Garry Kasparov

Garry Kasparov

Garry Kimovich Kasparov (Russian: Га́рри Ки́мович Каспа́ров, ; born Garik Kimovich Weinstein, 13 April 1963) is a Russian (formerly Soviet) chess grandmaster, a former World Chess Champion, writer and political activist, considered by many to be the greatest chess player of all time.

Kasparov became the youngest ever undisputed World Chess Champion in 1985 at the age of 22 by defeating then-champion Anatoly Karpov. He held the official FIDE world title until 1993, when a dispute with FIDE led him to set up a rival organization, the Professional Chess Association. He continued to hold the "Classical" World Chess Championship until his defeat by Vladimir Kramnik in 2000. He was the first world champion to lose a match to a computer under standard time controls, when he lost to Deep Blue in 1997.

Kasparov's ratings achievements include being rated world No. 1 according to Elo rating almost continuously from 1986 until his retirement in 2005 and holding the all-time highest rating of 2851. He was the world No. 1 ranked player for 255 months, nearly three times as long as his closest rival, Anatoly Karpov. Kasparov also holds records for consecutive tournament victories and Chess Oscars.

Kasparov announced in Linares, Jaén his retirement from professional chess on 10 March 2005, to devote his time to politics and writing. He formed the United Civil Front movement, and joined as a member of The Other Russia, a coalition opposing the administration and policies of Vladimir Putin. He was considered to become a candidate for the 2008 Russian presidential race, but later withdrew. Although he is widely regarded in the West as a symbol of opposition to Putin, support for him as a candidate was low.

Read more about Garry KasparovEarly Career, Toward The Top, 1984 World Championship, World Champion, Break With and Ejection From FIDE, Losing The Title and Aftermath, Retirement From Chess, Politics, Chess Ratings Achievements, Olympiads and Other Major Team Events, Other Records, Tabulation Number of Wins in Major Recurring Chess Tournaments, Books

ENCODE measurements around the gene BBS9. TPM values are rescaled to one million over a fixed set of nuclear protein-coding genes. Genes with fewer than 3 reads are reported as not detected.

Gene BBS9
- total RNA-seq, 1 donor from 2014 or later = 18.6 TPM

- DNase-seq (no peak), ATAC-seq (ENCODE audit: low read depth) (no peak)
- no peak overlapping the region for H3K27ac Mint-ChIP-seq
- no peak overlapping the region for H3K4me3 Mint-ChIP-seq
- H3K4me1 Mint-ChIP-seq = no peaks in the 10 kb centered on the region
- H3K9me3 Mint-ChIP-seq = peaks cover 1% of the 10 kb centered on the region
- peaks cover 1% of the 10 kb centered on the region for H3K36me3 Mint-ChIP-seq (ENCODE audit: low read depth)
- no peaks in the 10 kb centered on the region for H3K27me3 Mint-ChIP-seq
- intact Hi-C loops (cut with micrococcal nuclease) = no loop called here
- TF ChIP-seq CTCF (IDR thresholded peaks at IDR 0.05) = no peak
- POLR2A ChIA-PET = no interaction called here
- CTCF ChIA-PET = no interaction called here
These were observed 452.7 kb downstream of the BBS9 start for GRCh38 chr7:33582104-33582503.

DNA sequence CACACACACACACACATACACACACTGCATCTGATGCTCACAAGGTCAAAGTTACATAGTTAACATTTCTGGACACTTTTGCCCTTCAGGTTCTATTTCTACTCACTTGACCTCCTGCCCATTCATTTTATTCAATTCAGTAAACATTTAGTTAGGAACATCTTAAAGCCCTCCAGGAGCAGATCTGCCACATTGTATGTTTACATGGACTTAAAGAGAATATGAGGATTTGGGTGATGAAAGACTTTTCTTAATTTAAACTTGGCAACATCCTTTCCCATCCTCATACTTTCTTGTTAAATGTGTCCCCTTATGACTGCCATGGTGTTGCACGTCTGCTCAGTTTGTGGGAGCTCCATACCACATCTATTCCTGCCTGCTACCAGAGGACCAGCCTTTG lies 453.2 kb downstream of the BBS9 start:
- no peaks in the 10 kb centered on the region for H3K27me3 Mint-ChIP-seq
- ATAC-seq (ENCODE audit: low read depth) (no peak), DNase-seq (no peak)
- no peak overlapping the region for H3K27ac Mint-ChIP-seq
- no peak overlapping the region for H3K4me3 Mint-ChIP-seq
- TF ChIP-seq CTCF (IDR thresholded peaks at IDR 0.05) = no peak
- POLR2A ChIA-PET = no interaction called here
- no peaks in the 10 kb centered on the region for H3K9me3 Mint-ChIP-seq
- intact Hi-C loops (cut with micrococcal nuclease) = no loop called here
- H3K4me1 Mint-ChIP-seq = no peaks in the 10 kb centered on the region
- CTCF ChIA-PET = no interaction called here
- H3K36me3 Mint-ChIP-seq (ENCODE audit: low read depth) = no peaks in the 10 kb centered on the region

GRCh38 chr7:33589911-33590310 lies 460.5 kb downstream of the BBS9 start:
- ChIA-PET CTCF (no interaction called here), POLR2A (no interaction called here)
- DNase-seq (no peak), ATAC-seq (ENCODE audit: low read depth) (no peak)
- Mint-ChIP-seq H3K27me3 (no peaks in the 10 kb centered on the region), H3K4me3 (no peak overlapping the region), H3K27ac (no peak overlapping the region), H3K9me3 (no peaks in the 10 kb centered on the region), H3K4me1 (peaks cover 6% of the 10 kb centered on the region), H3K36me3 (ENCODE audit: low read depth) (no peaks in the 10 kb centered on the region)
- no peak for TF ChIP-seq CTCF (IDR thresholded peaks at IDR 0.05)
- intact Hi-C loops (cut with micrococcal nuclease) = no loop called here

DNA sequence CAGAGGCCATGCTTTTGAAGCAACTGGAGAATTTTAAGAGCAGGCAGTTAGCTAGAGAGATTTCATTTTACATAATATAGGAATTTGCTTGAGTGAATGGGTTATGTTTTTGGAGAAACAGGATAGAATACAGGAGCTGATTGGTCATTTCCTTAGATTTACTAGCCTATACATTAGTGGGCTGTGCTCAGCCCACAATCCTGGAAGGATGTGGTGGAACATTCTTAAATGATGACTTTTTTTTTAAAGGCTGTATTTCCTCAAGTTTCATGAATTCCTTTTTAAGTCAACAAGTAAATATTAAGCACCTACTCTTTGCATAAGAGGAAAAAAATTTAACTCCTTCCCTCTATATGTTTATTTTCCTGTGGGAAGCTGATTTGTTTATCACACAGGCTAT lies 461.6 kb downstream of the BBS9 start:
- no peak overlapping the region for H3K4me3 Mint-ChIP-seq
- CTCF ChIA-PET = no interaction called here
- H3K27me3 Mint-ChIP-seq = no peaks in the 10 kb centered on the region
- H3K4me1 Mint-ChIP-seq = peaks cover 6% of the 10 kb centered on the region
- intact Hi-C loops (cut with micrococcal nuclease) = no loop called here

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Mig Greengard - Journalism
... Daily Dirt", in which he had often passed on comments from Garry Kasparov ... He was widely quoted as a commentator on the Garry Kasparov v X3D Fritz match in November 2003 ... Greengard was vice president of content for Kasparov Chess Online and editor-in-chief of kasparovchess.com from 1999 until the site's demise in 2002 ...
Chess Software - Computers Versus Humans
... below World Championship Level, as the then reigning world champion Garry Kasparov demonstrated in two sterling wins in 1989 ... was not until a 1996 match with IBM's Deep Blue that Kasparov lost his first game to a computer at tournament time controls in Deep Blue - Kasparov, 1996, Game 1 ... However, Kasparov regrouped to win three and draw two of the remaining five games of the match, for a convincing victory ...
Chess Software - Chronology
1989, Deep Thought loses two exhibition games to Garry Kasparov, the reigning world champion ... first time a chess program (ChessGenius) defeated a World Champion (Garry Kasparov) at a non blitz time limit 1996, Deep Blue loses a six-game match against Garry Kasparov. 1997, Deep Blue wins a six-game match against Garry Kasparov ...
My Great Predecessors
... My Great Predecessors is a series of chess books written by World Champion Garry Kasparov ... The five volumes in the My Great Predecessors series are about the players who preceded Kasparov in being official World Champions ... books continued with the Modern Chess volumes that covers developments in the 1970s and Kasparov's games with Anatoly Karpov ...
Garry Kasparov - Books
... Batsford Ltd) The Queen's Indian Defence Kasparov System (1991, B.T ... Batsford Ltd) Kasparov Versus Karpov, 1990 (1991, Everyman Chess) Kasparov on the King's Indian (1993, B.T ... Batsford Ltd) Garry Kasparov's Chess Challenge (1996, Everyman Chess) Lessons in Chess (1997, Everyman Chess) Kasparov Against the World The Story of the Greatest Online Challenge (2000, KasparovChess ...